I'd like to see the Commission members - all nine of them - tour SC without the Commission staff in tow to hold their hands, hold public meetings to find out how well the people around this state think they are doing - 40 year later. They just might hear a different point of view. But then again, you'd have to be really interested in what people think to do something like that.
Dare I Dream Again?
My political voting record has not been the most successful. I started out voting for Richard Millhouse Nixon, because he promised to end the war in Vietnam. A few months after that election we learned about Watergate. That was my first lesson in how corrupt our political system could be. And, I never voted for a Republican again - except in open primaries where I could help the people I really wanted to be elected have the "best" opponents.
Hope returned with Jimmy Carter, but again,
I learned how a corrupt system could bring a good man down.
I continue to vote Democratic because I believe it's at least the party which carries my views the most, although I hold some fairly conservative views on several subjects. But here again, more times than not I find myself disappointed in what the results are compared to the promise.
I hoped that Al Gore would turn this country's attention towards the issues of the environment, but again corrupt political forces in Florida and at the Supreme Court dashed those hopes. And, it's been a long seven years without any hope at all and I'm beginning to think Nixon wasn't so bad after all.
No, Nixon was bad, I just didn't think it could get any worse, but it can - and it will.
Now, I have hope again and I'm looking for real change.
My "experience" has taught me that
the political system has been broken for some time and I don't
want to look back anymore.
I want to move forward. I want the world to respect us again. I want every American to have a chance at the Dream. I want a government that is not based on fear. I want justice that is not politically motivated. I want an environment that will be useful to generations. I want America to open its arms again to the world as well as our neighbors. I want Obama.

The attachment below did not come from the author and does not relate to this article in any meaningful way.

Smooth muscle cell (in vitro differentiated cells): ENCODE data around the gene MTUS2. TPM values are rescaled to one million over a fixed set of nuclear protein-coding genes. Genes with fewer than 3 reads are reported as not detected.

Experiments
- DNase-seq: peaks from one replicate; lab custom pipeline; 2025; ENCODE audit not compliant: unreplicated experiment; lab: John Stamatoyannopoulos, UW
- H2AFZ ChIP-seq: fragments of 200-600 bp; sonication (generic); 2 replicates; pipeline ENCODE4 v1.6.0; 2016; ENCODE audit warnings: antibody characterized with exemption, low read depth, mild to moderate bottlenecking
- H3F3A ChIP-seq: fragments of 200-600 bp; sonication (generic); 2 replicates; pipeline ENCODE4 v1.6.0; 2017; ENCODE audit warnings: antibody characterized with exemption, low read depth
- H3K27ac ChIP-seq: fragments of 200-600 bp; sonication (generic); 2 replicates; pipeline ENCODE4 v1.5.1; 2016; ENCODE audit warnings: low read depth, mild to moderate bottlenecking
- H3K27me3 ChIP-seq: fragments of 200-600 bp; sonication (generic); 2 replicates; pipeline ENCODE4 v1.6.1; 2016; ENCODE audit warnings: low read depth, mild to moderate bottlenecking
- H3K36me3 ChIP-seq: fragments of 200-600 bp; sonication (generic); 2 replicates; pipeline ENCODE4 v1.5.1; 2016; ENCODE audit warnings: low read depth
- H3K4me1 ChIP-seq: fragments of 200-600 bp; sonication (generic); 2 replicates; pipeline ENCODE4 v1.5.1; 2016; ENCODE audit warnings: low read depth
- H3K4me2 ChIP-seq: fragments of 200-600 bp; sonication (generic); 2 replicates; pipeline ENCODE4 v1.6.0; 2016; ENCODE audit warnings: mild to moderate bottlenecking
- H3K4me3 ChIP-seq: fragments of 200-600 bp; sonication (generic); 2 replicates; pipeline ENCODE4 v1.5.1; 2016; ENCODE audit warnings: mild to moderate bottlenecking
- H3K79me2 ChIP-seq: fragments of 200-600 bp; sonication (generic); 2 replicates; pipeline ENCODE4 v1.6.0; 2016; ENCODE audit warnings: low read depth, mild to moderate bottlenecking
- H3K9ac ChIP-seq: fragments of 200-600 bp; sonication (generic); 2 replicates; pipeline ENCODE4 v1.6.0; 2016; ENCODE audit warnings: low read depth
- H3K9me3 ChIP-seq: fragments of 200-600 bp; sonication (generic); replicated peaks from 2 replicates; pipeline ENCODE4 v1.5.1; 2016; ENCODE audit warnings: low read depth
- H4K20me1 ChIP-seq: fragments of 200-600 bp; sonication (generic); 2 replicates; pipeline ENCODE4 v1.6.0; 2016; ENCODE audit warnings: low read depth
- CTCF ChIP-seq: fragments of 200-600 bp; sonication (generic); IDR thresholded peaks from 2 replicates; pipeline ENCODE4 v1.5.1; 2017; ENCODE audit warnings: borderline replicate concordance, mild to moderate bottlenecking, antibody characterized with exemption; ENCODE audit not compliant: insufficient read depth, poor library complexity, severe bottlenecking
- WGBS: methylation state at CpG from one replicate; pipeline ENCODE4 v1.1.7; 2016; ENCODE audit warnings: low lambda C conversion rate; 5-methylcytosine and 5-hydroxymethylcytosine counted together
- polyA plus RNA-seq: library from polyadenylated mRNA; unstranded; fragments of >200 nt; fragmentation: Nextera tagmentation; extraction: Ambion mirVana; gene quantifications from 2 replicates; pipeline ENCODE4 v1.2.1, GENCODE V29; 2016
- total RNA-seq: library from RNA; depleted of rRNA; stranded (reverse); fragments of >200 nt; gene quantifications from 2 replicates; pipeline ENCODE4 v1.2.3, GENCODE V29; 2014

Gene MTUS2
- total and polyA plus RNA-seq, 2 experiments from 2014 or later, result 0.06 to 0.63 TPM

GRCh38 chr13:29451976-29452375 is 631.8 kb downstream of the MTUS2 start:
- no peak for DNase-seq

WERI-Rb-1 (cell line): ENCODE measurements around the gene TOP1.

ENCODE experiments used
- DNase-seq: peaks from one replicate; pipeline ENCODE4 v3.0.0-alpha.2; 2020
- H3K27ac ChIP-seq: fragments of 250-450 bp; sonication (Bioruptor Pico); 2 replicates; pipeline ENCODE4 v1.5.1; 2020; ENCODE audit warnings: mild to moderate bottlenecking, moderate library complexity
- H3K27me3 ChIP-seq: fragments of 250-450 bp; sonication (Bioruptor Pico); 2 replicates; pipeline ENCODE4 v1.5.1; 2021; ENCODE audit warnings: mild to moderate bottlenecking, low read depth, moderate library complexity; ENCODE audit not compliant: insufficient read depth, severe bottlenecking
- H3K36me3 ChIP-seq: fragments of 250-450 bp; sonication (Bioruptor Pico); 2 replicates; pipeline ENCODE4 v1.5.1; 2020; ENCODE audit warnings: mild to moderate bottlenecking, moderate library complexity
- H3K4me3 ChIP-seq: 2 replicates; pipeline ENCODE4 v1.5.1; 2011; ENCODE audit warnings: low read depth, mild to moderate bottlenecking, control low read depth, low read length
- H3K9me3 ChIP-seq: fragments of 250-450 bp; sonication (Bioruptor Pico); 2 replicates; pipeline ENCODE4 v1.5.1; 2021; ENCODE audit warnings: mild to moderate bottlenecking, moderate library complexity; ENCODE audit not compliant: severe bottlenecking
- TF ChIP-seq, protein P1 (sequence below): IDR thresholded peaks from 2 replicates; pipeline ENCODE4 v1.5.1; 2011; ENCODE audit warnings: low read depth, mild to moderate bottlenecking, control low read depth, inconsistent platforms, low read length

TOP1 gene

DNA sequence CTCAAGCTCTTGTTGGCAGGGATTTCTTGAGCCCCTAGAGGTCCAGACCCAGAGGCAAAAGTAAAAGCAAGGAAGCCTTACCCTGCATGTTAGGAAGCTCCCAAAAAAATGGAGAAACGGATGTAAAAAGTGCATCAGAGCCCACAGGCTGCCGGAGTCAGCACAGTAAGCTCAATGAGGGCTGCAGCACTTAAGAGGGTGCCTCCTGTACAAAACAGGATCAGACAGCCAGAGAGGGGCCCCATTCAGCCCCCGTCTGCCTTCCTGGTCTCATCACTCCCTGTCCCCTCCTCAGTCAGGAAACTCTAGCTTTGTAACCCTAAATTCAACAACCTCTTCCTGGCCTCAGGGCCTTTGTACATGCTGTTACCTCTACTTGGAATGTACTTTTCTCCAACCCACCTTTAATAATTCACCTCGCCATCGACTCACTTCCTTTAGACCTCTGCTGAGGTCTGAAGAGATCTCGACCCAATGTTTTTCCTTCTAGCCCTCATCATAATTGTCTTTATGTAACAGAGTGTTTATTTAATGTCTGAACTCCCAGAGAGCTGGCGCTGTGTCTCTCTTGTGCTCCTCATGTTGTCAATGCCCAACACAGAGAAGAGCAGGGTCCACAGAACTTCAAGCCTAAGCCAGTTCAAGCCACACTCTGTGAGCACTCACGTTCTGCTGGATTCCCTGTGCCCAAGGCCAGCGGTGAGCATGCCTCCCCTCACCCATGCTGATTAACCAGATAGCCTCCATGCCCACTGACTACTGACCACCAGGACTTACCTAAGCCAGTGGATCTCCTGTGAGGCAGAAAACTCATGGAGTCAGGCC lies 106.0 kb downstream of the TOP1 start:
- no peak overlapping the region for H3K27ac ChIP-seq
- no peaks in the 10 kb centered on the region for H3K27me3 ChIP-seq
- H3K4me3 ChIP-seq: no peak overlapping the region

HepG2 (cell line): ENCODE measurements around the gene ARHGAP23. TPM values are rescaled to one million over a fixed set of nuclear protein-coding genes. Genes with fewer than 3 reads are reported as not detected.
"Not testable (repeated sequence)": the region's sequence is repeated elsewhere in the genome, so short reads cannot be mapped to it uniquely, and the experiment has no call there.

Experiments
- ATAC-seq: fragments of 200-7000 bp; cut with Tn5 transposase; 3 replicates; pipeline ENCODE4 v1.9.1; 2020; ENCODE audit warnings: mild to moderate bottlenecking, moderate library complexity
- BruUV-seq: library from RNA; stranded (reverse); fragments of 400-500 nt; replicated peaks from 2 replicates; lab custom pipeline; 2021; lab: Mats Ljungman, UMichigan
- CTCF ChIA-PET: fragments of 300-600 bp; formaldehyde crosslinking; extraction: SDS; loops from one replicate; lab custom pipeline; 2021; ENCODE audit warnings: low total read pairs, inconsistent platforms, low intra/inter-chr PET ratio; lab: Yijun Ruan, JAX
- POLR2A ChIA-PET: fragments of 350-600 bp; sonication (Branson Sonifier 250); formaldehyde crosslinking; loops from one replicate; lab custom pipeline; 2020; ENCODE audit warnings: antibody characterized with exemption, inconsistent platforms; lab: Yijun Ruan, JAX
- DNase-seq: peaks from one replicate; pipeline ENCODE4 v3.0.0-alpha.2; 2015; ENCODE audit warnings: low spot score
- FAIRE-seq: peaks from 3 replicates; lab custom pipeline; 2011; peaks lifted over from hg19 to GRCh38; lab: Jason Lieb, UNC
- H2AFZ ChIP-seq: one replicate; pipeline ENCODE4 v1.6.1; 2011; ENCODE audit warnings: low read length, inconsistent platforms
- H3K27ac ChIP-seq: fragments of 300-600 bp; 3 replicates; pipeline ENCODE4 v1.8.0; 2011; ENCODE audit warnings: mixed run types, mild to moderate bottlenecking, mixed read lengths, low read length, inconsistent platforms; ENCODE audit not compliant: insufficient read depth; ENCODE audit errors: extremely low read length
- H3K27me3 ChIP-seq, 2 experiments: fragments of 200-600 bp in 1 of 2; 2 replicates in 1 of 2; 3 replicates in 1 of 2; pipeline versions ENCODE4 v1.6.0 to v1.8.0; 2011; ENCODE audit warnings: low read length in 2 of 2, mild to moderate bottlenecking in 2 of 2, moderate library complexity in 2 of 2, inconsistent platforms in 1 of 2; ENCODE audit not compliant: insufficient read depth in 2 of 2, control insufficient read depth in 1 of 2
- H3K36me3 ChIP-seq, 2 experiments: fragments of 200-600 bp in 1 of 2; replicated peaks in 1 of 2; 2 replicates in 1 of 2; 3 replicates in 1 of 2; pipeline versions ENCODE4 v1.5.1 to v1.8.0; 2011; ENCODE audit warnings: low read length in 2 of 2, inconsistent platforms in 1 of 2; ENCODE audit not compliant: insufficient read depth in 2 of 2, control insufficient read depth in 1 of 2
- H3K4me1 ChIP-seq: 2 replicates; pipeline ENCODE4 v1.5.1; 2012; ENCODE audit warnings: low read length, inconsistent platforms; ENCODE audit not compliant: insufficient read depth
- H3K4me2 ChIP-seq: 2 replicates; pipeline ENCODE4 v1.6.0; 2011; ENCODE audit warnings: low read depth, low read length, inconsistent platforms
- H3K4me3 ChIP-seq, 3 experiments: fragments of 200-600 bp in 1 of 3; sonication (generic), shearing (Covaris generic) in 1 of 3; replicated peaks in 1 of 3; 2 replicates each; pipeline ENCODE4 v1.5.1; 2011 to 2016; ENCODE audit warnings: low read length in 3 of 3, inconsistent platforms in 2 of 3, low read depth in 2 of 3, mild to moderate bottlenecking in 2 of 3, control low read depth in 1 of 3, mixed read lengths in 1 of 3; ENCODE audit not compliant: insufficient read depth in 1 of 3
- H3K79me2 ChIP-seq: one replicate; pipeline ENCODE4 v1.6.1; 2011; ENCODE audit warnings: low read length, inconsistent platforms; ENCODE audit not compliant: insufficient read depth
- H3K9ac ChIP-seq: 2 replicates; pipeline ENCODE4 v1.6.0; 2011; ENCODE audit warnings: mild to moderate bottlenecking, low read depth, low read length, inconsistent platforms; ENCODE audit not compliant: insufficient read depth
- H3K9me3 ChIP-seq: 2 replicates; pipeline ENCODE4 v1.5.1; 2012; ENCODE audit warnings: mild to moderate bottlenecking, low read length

Yes, I'm one of those with Obama fever.
Now, my experience has taught me that where I place my hope is not a good sign of the future. It seems that my hopes are doomed or usually crushed by the system. But, I'm not giving up on hope. And, when someone gives me hope - that's something.
I'm a pessimist! But, I've got hope!
Website Extra - only offered here!
Pessimist or Realist?
My wife Linda and I had a debate about whether I was really tagging myself correctly as a pessimist. And, I guess I decided I'm a pessimist when it comes to our political system, but I'm more a realist when it comes to my overall outlook on life. At times I swear I must be an optimist or why would I have spent 20 years doing an arts newspaper? I mean really, how can't you be an optimist working in the arts.
It's a rule of thumb that it's not good to inject politics into anything you do much less mixing it with business, but I just had to voice my opinion. It's not the first or last time I'll buck convention.
What really gets my goat is that here we may
have another election process where the person who gets the most
votes from the people of this country loses to those who think
they know what's best for us again - whether they be the Secretary
of State of Florida, Supreme Court members, or a bunch of Super
Delegates who once slept in the White House. Is this how a democracy
works? Is this the standard we hold up to other countries around